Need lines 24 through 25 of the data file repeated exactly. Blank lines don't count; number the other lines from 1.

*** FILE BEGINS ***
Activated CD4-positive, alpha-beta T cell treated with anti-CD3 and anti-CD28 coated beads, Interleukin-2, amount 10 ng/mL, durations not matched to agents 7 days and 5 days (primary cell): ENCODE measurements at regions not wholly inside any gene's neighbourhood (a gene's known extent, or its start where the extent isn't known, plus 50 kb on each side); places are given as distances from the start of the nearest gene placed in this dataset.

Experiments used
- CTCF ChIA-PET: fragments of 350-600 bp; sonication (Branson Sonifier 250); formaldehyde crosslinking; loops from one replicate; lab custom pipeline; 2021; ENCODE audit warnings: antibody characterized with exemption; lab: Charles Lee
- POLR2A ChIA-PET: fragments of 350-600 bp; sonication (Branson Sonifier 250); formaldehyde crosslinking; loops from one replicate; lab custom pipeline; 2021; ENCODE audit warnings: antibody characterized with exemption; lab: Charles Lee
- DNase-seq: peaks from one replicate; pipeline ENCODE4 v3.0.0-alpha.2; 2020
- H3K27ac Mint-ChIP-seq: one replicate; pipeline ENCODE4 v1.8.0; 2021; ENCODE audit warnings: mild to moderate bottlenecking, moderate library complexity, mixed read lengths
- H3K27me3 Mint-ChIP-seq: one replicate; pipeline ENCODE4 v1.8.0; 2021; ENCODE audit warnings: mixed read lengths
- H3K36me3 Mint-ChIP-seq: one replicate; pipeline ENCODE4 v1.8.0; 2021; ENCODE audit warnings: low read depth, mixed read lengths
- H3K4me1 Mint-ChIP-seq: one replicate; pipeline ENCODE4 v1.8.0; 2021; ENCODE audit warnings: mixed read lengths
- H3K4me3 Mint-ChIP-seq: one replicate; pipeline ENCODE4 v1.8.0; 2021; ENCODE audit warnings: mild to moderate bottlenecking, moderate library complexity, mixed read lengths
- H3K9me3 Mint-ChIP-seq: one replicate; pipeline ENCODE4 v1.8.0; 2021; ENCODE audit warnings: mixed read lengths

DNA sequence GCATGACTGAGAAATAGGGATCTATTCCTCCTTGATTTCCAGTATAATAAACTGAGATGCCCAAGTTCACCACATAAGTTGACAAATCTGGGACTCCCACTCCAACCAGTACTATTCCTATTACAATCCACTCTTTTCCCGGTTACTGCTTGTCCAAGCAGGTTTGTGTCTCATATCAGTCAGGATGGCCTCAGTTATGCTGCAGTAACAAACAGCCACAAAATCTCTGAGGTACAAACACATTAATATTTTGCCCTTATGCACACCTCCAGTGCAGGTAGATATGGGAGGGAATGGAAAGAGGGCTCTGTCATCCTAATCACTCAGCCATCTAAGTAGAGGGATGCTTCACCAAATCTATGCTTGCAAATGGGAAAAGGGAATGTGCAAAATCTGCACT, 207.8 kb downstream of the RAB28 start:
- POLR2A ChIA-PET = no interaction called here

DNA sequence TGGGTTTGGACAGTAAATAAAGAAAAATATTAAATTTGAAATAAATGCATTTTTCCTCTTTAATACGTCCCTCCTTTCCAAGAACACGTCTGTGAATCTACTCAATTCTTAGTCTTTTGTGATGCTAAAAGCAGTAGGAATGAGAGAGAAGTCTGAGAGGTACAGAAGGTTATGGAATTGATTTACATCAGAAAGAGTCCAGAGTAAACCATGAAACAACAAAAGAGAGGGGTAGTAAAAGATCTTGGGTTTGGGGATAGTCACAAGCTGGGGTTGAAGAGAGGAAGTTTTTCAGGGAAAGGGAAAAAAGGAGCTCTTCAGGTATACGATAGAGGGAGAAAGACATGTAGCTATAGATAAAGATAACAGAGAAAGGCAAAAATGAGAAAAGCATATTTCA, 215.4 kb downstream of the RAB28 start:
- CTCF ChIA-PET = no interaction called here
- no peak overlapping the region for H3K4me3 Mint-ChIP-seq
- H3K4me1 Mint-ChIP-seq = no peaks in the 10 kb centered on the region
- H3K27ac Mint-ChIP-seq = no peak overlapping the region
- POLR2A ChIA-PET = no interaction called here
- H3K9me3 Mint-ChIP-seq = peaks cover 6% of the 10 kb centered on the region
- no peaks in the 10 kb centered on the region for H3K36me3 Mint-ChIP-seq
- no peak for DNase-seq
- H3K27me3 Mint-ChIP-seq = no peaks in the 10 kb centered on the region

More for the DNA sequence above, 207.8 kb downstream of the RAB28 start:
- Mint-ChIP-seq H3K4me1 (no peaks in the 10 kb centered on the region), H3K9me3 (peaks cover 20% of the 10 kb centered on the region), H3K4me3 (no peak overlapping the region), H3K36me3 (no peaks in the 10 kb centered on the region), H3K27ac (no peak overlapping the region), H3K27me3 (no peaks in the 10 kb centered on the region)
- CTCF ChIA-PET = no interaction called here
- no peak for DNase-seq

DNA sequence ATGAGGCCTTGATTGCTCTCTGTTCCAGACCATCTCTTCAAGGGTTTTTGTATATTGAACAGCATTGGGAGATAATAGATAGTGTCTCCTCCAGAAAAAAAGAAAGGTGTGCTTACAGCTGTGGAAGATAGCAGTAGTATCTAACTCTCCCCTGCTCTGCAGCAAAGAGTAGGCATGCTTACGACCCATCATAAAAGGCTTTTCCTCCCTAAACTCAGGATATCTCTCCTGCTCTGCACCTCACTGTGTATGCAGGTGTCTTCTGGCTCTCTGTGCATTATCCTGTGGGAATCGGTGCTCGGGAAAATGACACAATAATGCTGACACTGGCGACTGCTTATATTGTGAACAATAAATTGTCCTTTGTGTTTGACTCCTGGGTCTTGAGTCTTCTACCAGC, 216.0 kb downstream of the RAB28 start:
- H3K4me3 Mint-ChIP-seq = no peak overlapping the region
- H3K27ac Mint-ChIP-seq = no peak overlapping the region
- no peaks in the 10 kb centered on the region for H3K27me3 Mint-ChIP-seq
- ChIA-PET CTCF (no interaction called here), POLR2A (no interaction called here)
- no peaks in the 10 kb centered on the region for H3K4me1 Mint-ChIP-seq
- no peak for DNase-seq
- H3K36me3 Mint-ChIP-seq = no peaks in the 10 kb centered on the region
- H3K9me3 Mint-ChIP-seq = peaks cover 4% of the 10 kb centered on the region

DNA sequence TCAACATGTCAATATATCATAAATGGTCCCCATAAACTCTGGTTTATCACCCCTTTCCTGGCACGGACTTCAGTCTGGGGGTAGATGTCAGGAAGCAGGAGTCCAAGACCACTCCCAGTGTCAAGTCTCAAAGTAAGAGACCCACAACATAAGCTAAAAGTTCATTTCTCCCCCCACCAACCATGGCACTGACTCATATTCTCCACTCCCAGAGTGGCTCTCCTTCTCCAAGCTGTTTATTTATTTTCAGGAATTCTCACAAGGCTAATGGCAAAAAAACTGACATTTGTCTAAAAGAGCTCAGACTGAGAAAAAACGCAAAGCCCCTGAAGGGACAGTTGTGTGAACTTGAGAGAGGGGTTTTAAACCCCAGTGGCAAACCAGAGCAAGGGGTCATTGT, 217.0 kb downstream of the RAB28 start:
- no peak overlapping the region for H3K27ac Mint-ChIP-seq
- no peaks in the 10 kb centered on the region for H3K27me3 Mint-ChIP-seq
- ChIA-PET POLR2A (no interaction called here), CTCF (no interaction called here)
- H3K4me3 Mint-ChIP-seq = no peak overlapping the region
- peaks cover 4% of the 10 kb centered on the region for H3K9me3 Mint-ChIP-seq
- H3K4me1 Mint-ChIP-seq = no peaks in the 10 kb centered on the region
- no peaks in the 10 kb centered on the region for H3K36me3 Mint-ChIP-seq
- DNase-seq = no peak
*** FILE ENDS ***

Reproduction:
More for the DNA sequence above, 207.8 kb downstream of the RAB28 start:
- Mint-ChIP-seq H3K4me1 (no peaks in the 10 kb centered on the region), H3K9me3 (peaks cover 20% of the 10 kb centered on the region), H3K4me3 (no peak overlapping the region), H3K36me3 (no peaks in the 10 kb centered on the region), H3K27ac (no peak overlapping the region), H3K27me3 (no peaks in the 10 kb centered on the region)